O come, let us sing to the Lord; let us make a joyful noise to the rock of our salvation! Let us come into his presence with thanksgiving; let us make a joyful noise to him with songs of praise! For the Lord is a great God, and a great King above all gods. In his hand are the depths of the earth; the heights of the mountains are his also. The sea is his, for he made it, and the dry land, which his hands have formed. O come, let us worship and bow down, let us kneel before the Lord, our Maker! For he is our God, and we are the people of his pasture, and the sheep of his hand.
We worship for many different reasons but I believe we worship, primarily, because we need to. St Augustine famously prayed “…our hearts are restless, O God, until they find their rest in you*.” Humanity is created with a need to be in relationship with God and, even in our current secular age, there is still a yearning for spirituality, meaning, and connection with God.
Some years ago a friend of mine told me he’d become a Buddhist. It was, he said, very different from being a Christian. He’d go, each week, to his Buddhist Temple (a former Methodist Chapel) and meditate. He took his turn on the tea and coffee rota, there was a collection to defray expenses as well as welcome and gardening rotas. Someone even produced a newsletter… Clearly the difference he perceived wasn’t about organisation but about spiritual experience. He went to the temple expecting to have an experience of spirituality mediated through meditation. He is warm about the Church but never expected to encounter spirituality there.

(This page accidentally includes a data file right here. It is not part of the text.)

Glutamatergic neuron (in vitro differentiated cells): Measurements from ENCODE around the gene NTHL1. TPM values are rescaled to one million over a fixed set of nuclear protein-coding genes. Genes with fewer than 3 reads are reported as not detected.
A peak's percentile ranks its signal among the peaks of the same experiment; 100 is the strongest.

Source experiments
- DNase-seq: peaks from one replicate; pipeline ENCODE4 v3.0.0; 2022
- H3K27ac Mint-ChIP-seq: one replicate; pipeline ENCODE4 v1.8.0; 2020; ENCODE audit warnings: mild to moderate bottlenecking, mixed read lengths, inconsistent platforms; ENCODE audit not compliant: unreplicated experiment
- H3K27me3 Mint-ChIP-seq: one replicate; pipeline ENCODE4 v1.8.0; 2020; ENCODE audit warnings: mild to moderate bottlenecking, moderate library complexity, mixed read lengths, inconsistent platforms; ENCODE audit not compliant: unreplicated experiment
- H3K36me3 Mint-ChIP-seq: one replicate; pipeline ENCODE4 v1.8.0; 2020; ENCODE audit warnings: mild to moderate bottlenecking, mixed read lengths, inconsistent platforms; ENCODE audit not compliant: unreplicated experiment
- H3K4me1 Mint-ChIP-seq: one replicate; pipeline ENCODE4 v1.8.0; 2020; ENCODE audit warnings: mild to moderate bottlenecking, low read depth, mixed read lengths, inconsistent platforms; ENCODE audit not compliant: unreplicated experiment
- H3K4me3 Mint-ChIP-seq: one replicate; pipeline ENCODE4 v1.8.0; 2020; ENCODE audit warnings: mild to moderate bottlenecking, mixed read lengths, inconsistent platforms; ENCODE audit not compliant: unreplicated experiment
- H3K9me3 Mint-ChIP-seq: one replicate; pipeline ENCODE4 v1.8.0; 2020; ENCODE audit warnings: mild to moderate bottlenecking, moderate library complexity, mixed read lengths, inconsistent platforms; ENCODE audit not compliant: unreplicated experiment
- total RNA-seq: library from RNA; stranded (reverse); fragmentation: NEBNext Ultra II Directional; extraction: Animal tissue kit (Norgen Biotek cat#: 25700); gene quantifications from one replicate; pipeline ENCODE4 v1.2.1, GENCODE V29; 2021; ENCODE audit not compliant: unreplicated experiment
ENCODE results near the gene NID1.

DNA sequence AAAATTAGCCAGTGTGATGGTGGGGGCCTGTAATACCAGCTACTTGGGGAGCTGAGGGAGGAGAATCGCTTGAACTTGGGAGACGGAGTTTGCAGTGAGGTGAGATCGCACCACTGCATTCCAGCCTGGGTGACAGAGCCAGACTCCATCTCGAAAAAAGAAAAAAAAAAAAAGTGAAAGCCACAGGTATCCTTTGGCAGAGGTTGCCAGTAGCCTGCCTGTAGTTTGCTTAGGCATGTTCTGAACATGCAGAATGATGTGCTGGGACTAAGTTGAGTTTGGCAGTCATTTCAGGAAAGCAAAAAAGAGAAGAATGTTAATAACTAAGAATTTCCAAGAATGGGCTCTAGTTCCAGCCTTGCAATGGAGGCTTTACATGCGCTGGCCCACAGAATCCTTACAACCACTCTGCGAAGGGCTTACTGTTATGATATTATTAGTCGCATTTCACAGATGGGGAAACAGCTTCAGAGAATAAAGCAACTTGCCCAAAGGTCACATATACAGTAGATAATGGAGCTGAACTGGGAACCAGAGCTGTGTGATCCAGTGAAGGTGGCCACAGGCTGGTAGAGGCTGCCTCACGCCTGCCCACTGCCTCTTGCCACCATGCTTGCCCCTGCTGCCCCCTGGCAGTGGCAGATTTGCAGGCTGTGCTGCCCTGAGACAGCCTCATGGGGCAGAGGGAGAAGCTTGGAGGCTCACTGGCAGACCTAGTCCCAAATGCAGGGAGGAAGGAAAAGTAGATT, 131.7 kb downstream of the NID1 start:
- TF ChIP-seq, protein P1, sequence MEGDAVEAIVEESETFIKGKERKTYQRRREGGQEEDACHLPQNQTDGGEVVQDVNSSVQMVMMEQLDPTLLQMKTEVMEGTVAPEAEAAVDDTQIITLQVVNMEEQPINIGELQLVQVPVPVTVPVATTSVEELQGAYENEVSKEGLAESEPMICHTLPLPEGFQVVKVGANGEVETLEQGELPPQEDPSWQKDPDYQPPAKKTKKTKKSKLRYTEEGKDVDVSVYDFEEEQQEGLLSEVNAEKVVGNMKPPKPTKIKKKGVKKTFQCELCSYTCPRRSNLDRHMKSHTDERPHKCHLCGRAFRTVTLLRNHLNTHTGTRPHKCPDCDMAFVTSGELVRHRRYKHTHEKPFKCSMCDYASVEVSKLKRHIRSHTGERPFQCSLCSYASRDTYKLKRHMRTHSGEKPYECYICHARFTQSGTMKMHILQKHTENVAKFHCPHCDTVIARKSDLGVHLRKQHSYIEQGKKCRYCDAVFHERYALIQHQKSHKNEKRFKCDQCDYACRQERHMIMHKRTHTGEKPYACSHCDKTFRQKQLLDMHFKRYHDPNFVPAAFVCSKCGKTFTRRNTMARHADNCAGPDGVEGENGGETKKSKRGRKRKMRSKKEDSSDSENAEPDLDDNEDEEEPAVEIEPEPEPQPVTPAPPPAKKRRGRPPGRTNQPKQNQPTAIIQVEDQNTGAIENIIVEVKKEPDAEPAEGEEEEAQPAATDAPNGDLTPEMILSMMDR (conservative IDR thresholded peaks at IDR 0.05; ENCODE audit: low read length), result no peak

Our Psalm today enjoins us to make a joyful noise in worship and there is the expectation that in worship we experience the presence of God. It’s hard sometimes to experience the Lord when we’re distracted – by the pews, the music, the preacher, and other people! Yet our worship is a communal, not exclusively private, experience and in the midst of the distractions, in the midst of other people, we allow ourselves to experience God, His love for, and challenge to, us which combine to strengthen our discipleship.
When we are distracted with others at church we should pray for them. When we loathe a hymn, we should ask God what we can learn from it. When we think the preacher is on a different planet we should ask the Lord to speak to us through her. We experience God in the busyness and messiness of the world – that’s what Incarnation is all about after all.
*St Augustine, Confessions, Book 1, Chapter 1
Remind us, O God, that worship is all about You
not about us and our tastes. Remind us too, O God, of our need to worship, that we might be strengthened for your Kingdom. Amen.
The Rev’d Andy Braunston works with four churches in and around Glasgow.